When it comes to planning out a daily diet, Olympian athletes have a few more things to consider than we do. From cardio-intense workouts that happen several times a day to certain sports that require a weight requirement to compete, the top-of-the-top in their field know a thing or two about nutrition. But they also know how to indulge (and we do mean indulge) when the time is right. As you watch these highly trained (and incredibly inspiring) athletes take the stage in Rio, give them an extra shout-out for all the attention they put into their epically healthy, balanced lifestyle—not to mention their epic cheat days. Here’s what Olympians really eat:
Michael Phelps, swimmer
Four years ago, you likely heard all about swimmer Michael Phelp’s 12,000 calories a day diet. And nope, that wasn’t a typo: That’s more than 10 times the daily recommended intake for men his age. But hey, if you’re going to do that much cardio in the water, you must need it. He shared everything he eats in a day with the New York Post, and it’s pretty incredible. (We’re jealous.) Here’s the breakdown:
Breakfast is "three fried-egg sandwiches loaded with cheese, lettuce, tomatoes, fried onions and mayonnaise." Next comes "two cups of coffee, a five-egg omelet, a bowl of grits, three slices of French toast topped with powdered sugar and three chocolate-chip pancakes."
Lunch? "Phelps gobbles up a pound of enriched pasta and two large ham and cheese sandwiches slathered with mayo on white bread – capping off the meal by chugging about 1,000 calories worth of energy drinks. For dinner, Phelps really loads up on the carbs – what he needs to give him plenty of energy for his five-hours-a-day, six-days-a-week regimen – with a pound of pasta and an entire pizza." As for the final lap: "He washes all that down with another 1,000 calories worth of energy drinks."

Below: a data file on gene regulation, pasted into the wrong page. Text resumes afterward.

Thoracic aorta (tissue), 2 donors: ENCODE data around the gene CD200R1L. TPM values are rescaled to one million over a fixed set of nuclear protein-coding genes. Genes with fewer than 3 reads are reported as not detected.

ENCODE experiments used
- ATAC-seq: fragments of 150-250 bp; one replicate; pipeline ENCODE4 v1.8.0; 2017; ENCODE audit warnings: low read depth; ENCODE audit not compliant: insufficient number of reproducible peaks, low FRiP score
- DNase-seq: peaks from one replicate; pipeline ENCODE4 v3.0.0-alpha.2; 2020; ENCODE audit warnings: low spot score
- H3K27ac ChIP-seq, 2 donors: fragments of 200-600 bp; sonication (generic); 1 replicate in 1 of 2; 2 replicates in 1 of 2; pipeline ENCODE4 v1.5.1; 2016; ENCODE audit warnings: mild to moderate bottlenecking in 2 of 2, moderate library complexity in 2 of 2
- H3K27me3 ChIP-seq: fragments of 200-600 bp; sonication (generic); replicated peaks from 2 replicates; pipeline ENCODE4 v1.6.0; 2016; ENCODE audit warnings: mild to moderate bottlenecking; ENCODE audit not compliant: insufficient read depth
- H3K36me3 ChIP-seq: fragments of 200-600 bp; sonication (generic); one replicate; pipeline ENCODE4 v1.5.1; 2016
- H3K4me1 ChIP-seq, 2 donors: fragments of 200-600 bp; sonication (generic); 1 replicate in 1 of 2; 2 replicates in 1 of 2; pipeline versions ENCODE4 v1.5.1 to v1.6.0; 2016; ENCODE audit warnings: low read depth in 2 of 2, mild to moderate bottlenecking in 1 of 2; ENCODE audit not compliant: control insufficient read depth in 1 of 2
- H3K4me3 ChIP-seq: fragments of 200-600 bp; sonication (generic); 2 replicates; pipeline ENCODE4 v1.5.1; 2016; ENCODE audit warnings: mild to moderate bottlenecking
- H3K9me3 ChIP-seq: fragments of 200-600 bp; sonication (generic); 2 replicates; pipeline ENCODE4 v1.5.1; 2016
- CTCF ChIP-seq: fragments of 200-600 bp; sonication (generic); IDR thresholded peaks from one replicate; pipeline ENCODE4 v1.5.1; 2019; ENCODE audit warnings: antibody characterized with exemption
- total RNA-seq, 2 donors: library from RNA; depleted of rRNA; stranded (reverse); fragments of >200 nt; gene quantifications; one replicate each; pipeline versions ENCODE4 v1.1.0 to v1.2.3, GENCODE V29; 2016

Gabby Douglas, gymnast
By now, Douglas is a household name, and for (an incredible) reason: in 2012 at the Beijing Olympics, she became the first African-American woman to take home the gold in individual all-around gymnastics. She’ll be tumbling again in Rio, and she told Real Simple that the morning of practices, she’ll keep it light with oatmeal and a banana: “This gives me the energy I need to get through the first hours of training,” she said. But when she has a day off? She’ll opt for something more savory and filling, like scrambled eggs with cheese, kosher beef bacon and waffles. Breakfast is a big deal for Douglas and she made sure to add: ““Breakfast is the most important meal of the day! You can’t expect to perform at your best if you don’t take good care of your body.”
Ryan Lochte, swimmer